Beaver told USNI News that the PAC SAG participated in the Rim of the Pacific 2016 exercise in Hawaii over the summer, and “we had a tremendous response from our partners all around the Pacific Rim during the RIMPAC exercise, there was a lot of back and forth. So from a naval force level, we thought there was a great deal of interest in doing that (multinational PAC SAG 2). Now we understand that ultimately those are policy decisions, and so those navies have to go back and talk to their civilian leadership and get political direction. But as naval officers talking to other naval officers, they saw great possibilities, so we’ve returned those discussions to capitals and are waiting to hear back from the capitals on whether or not that’s doable.”
He noted during the panel that “there are a lot of issues associated with that that are echelons above the 3rd Fleet Commander” as well, and 3rd Fleet is awaiting instructions for how to move forward as well. A “small slice” of the Carl Vinson Carrier Strike Group, which deployed to the Western Pacific on Jan. 4, stayed behind and would serve as the U.S. contribution to the PAC SAG 2, Beaver said.
Additionally, Beaver said 3rd Fleet stood up a new flag-level organization – Commander, Task Force 30 – to command future “3rd Fleet Forward” deployments, where ships deploying from San Diego remain under 3rd Fleet operational control even after passing the International Date Line, where they’d normally move to 7th Fleet control. The 2016 PAC SAG was the first group to do this, and “It has been awesome because we’ve failed at every turn. It’s been such a rich learning environment. We’ve had communications issues, we’ve had integration issues… [Learning] that’s what this is all about,” U.S. Pacific Fleet Commander Adm. Scott Swift said in November.
Rear Adm. Jim Kilby recently took command of CTF-30, and his first challenge will be overseeing the deployment of the Carl Vinson Carrier Strike Group. CTF-30 will fall between 3rd Fleet and the Carl Vinson CSG commander. Beaver said CTF-30 had existed previously but has not been used in any modern operations. Calling it a “revitalization” of the command, he told USNI News after his panel presentation that “what we’re doing is aligning 3rd Fleet operations with operations in 7th Fleet and 5th Fleet and 6th Fleet.”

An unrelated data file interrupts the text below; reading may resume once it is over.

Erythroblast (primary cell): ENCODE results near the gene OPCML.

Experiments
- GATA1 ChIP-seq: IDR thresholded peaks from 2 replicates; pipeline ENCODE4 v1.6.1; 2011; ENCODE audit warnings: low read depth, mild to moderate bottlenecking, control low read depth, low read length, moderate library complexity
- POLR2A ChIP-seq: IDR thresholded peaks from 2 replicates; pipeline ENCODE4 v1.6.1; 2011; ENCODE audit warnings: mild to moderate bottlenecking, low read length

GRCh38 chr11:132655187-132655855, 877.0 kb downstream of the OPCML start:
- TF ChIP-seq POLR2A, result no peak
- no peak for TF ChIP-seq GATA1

Johnson, the DESRON commander, said the first PAC SAG was “at the CO level, at my staff level and below, seamless. There were no command and control questions. Obviously there were machinations above, and that’s great, and that’s what the learning process was for. But below at the operations, day to day events, there were no issues anywhere across the board.”
To address those higher-level operations, Beaver said in the panel discussion that “we had a command and control element that made the difference, they were focused on the SAG – it wasn’t an add-do responsibility for the 3rd Fleet N3 (operations) shop, it wasn’t an add-do responsibility for the deployed strike group, for the strike group (operations) shop. This was a dedicated commander unifying the efforts of three ships and communicating effectively up, down and across. … It was the ability to plan and it was the command and control – it’s that additional echelon that I think, on initial analysis, made it better. And so as CTF-30 stands up, we now have a flag staff doing this as opposed to a DESRON staff, and so we’re anticipating a commensurate improvement in that level as well.”
PACFLT, 7th Fleet and 3rd Fleet are now in discussions about how to allocate resources in the theater between the two numbered fleet’s operational assets, but he said the logistics professionals in CTF 33 under 3rd Fleet and CTF 73 under 7th Fleet collaborated well during the PAC SAG deployment and praised CTF 73 as “a national treasure in Singapore.”